LONDON Britain's top share index rose on Tuesday, with well-received results from heavyweight BP (BP.L) helping to underpin gains in a positive start to the first trading day of the month.
The blue chip FTSE 100 .FTSE index ended up 0.6 percent at 7,250.05 points, in line with a broadly positive European market.
Oil major BP (BP.L) was among standout performers, its shares up 1.6 percent after its profit nearly tripled in the first quarter of 2017.
Higher oil prices and production helped BP report a first-quarter underlying replacement cost profit, the company's definition of net income, of $1.51 billion, beating analysts' average forecast of $1.26 billion.
"The broader theme is that BP is looking in better shape because of the higher oil price, and while oil prices hold their ground, BP alongside with all of the other oil companies are going to benefit," Jasper Lawler, senior market analyst at London Capital Group, said.
"Part of the attraction with BP is that they started the cost cutting before some of the big oil majors because of Deepwater (Horizon), but now as the oil price does continue to hold up, maybe you don't necessarily want as much cost cutting anymore, you want to start expanding," Lawler added, referring to BP's deadly Gulf of Mexico oil spill in 2010.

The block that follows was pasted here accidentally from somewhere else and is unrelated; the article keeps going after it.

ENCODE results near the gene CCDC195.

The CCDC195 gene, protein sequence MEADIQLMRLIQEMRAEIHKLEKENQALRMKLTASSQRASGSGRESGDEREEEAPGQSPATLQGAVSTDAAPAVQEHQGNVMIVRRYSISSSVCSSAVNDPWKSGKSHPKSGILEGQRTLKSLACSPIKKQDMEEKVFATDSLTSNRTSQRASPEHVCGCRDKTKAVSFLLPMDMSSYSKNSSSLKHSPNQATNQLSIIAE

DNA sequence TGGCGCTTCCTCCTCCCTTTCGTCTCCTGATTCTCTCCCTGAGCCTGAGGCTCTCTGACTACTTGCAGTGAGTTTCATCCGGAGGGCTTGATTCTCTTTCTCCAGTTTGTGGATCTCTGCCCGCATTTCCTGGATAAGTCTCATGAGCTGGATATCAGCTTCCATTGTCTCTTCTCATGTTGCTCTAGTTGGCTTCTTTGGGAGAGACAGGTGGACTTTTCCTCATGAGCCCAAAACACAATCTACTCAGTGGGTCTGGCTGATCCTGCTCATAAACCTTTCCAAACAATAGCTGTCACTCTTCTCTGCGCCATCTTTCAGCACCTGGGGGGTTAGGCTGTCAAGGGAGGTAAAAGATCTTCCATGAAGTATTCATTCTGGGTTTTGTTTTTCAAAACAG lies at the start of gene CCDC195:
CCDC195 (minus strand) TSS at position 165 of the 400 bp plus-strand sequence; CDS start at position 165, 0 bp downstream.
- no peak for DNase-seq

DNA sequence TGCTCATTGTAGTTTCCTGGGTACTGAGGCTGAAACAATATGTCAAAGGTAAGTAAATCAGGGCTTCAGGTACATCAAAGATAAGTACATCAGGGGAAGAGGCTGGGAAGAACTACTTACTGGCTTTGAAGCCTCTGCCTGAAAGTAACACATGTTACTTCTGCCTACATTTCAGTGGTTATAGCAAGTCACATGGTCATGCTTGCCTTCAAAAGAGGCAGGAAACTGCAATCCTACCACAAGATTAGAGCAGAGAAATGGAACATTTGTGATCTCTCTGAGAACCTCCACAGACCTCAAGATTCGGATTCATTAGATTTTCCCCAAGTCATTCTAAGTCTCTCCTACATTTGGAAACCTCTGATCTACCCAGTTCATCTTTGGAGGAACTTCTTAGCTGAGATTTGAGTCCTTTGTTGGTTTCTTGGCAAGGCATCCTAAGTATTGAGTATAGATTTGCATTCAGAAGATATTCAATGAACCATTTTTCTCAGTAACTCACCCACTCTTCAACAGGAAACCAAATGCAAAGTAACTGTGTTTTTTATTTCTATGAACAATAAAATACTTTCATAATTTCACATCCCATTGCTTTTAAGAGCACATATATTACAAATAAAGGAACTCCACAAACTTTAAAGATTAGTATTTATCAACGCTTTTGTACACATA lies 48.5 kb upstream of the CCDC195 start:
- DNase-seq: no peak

Precious metals miners were on the backfoot, however, with both Fresnillo (FRES.L) and Randgold Resources (RRS.L) dropping more than 2 percent after the price of gold, considered a safe- haven asset, held near three-week lows as equities rallied and the dollar gained [GOL].
Banking stocks Barclays (BARC.L) and Standard Chartered (STAN.L) were also weaker, as were miners Glencore (GLEN.L) and Anglo American (AAL.L).
Outside the blue chips, online supermarket Ocado (OCDO.L) jumped 4.8 percent after a media report said that the company was exploring a delivery tie-up with Marks & Spencer (MKS.L).
Earnings also drove shares in Aberdeen Asset Management (ADN.L), which rose 4.3 percent after it reported first-half revenues rose 10.6 percent. It also saw a slower outflows from its funds, a boost as the company prepares to merge with blue chip peer Standard Life (SL.L), whose shares rose 2.8 percent.
Just Eat (JE.L) fell 1.1 percent, however, after reporting first quarter results, with UK order growth in particular disappointing.
"A tough quarter for (Just Eat), hard comps and some operational issues evident. Given that, a solid outcome, investor sentiment may home in on the UK and +16.5% order growth, consistent with the FY17 guide," David Reynolds, equity analyst at Jefferies, said in a note.
(Reporting by Kit Rees; Additional reporting by Danilo Masoni; Editing by Larry King)